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Living independently requires a care leaver to manage their money, pay their bills on time and live on a budget.

However, due to poor financial education and support prior to and on leaving care, care leavers often find themselves in debt. This can make them much less likely to undertake further study or an apprenticeship. Understanding what bills need to be paid is just as crucial as knowing how to go about paying them. Unfortunately, by the time care leavers receive support they are often already in debt.

Part of the problem is that children living in care aren’t always exposed to the way household decisions are made or how to budget. This is particularly the case for children living in children’s homes, as things will often be run from the office and in a different way to a family home.

Some care leavers will receive lump sums of money when they turn 18, perhaps savings their carers have made, their Junior ISA, inheritance or the leaving care grant. However, without proper support, care leavers can be without the skills to know how to spend large amounts of money wisely.

It can be all too easy to fall into debt, compounded by the relative ease with which payday loans can be accessed, as opposed to bank loans. Even opening a bank account can be difficult to access for care leavers, as most require proof of address and other identity documents that not all care leavers have. Again, without some financial education, care leavers may lack an understanding of how bank accounts work, the ability to choose the right one for them and the confidence to go in to a bank branch and open an account.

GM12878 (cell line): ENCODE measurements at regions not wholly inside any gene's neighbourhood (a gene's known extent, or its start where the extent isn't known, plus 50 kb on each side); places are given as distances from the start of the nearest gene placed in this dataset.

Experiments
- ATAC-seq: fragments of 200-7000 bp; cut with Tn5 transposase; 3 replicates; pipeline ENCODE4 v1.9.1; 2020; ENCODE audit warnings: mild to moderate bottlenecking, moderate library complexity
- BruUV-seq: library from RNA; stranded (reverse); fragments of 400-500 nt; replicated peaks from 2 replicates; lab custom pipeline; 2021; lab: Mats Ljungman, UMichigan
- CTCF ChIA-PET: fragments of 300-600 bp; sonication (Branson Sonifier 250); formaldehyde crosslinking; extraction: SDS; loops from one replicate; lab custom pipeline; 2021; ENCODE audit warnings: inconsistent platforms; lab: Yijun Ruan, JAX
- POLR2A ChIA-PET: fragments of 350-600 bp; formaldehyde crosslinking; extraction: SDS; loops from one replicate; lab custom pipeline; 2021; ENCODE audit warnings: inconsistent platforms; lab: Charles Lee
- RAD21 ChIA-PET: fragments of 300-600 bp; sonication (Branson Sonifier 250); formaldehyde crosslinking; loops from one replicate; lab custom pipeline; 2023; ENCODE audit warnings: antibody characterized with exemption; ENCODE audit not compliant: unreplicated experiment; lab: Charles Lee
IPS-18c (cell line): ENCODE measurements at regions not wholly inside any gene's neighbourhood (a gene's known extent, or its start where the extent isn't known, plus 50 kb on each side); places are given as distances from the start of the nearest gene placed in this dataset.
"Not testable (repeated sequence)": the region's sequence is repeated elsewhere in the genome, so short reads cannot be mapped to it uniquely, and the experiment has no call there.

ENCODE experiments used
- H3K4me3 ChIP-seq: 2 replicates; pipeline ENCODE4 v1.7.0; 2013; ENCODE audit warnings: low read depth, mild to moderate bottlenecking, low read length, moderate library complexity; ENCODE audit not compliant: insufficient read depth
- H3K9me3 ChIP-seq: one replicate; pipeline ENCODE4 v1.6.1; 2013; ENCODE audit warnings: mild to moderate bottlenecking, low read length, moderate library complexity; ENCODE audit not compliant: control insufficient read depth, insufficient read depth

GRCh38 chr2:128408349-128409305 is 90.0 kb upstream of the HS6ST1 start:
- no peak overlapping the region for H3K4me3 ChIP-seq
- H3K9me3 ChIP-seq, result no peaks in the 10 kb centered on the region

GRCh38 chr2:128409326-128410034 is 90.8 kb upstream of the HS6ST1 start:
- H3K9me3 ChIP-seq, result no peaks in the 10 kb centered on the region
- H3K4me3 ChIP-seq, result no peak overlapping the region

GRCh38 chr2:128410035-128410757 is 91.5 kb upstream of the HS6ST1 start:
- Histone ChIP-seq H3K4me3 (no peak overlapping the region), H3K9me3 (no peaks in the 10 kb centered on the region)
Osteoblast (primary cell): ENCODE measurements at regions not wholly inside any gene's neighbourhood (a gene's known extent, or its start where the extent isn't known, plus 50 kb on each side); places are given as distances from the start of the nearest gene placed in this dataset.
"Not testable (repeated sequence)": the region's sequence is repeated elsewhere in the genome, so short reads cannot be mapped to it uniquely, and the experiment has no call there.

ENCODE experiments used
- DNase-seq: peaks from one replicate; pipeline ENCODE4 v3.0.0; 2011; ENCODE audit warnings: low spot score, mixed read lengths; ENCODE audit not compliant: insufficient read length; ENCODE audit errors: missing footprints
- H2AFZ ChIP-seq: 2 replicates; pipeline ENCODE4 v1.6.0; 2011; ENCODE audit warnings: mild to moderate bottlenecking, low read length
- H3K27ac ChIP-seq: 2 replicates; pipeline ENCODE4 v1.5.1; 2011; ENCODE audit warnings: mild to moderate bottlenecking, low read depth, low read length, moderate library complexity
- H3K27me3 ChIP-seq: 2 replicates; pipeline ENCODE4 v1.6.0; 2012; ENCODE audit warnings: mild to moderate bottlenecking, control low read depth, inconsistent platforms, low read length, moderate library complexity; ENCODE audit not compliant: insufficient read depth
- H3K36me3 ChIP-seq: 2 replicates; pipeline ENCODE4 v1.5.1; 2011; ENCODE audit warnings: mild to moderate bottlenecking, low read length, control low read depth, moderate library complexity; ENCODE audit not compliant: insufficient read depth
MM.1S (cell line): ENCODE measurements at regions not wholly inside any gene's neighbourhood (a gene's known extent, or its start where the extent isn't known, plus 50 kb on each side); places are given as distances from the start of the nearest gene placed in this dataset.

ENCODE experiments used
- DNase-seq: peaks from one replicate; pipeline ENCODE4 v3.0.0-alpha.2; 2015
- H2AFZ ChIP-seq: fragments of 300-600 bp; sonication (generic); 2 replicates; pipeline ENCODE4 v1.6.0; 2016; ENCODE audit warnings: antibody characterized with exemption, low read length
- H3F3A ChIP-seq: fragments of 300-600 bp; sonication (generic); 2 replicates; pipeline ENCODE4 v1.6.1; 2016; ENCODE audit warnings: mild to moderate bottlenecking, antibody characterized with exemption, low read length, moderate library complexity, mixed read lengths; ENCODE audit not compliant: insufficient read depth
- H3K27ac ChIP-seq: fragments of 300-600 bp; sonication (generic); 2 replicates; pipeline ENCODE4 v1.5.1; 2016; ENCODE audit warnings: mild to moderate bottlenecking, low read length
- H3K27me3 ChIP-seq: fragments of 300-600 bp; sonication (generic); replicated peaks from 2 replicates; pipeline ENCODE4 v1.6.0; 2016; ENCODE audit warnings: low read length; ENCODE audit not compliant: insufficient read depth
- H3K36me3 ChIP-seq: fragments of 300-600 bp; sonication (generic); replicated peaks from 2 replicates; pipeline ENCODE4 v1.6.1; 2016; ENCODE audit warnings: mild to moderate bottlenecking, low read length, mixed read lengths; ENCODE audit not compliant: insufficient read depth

Studying

Care leavers who are studying should be able to receive some financial support to help them with their studies. If at university, they will be able to access the HE Bursary, a tuition fee loan and maintenance loan from Student Finance, and many HE institutions offer grants and bursaries that care leavers may be able to claim. However, care leavers can find that this isn’t enough to make ends meet and will often have at least one part-time job to help them while they are studying.

While tuition fee and maintenance loans are considered ‘good debt’, many care leavers are reluctant to take on any level of debt because their pre-care experiences have made them wary of owing money.

However, for students who are on apprenticeships, they can’t access the same level of financial support, often leading to a low take up.

 

Benefits

Unless they are in education or training, when care leavers reach 18, they are expected to earn enough money to support themselves. For many care leavers, this will mean applying for benefits. The benefits system is complicated, and not understanding the system can result in care leavers not claiming their full entitlements, or failing to meet requirements required for certain benefits. It can also result in care leavers being sanctioned. Often, care leavers will not understand why the sanction has been made. Without the right support and information, care leavers may not know that they can challenge their sanction – and although sanctions can be challenged, it can take a long time to be overturned, which can leave care leavers in severe financial difficulties.